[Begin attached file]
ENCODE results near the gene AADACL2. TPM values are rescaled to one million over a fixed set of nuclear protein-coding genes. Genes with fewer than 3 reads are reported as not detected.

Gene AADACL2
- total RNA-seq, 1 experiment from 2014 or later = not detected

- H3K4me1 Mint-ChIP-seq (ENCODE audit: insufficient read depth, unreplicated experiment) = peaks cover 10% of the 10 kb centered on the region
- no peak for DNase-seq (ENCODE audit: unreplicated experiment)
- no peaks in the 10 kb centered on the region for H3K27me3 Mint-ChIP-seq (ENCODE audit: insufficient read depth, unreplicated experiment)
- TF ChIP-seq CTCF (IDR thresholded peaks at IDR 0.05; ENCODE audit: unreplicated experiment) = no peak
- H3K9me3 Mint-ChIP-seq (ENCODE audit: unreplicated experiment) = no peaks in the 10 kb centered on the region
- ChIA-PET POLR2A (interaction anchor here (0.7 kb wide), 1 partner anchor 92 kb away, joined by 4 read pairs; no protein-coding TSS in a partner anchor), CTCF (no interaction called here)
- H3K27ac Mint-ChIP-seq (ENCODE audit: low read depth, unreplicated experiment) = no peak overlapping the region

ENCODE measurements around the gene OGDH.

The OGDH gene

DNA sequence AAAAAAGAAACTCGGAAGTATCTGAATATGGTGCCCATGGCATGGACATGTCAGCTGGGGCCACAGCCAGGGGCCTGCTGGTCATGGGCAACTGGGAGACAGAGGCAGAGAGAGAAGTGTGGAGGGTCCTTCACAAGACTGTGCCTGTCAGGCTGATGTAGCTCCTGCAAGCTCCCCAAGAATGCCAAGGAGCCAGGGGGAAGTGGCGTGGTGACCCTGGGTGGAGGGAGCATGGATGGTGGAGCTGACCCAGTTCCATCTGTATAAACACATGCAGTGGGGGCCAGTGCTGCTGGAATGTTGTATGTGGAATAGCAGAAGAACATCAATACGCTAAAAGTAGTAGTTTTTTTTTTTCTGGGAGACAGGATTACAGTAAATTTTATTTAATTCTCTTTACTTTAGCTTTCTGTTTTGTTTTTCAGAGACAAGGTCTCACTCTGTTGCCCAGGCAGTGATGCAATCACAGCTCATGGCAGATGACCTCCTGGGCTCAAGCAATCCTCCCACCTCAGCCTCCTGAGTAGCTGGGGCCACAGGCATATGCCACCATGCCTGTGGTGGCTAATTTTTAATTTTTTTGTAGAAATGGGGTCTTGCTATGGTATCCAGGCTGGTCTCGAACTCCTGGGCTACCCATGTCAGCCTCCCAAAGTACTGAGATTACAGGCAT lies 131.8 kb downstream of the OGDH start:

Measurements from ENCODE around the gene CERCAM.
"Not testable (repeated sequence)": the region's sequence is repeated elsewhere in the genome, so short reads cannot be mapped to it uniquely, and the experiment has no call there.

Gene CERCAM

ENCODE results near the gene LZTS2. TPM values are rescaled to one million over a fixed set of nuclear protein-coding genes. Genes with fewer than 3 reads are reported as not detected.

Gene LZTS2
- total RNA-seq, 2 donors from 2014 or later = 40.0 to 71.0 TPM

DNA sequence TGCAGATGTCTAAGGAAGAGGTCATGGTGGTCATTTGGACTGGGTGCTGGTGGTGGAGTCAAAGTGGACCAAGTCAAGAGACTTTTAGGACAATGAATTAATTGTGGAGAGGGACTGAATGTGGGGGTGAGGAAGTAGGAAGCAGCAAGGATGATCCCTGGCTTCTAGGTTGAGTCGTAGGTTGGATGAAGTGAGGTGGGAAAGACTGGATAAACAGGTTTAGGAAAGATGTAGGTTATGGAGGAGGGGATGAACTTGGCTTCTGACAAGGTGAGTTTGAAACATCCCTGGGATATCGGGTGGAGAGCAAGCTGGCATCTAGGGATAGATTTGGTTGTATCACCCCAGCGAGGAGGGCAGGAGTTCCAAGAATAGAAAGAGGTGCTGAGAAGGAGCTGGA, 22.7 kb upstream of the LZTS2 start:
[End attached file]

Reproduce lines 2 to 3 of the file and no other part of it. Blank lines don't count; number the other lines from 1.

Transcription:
Gene AADACL2
- total RNA-seq, 1 experiment from 2014 or later = not detected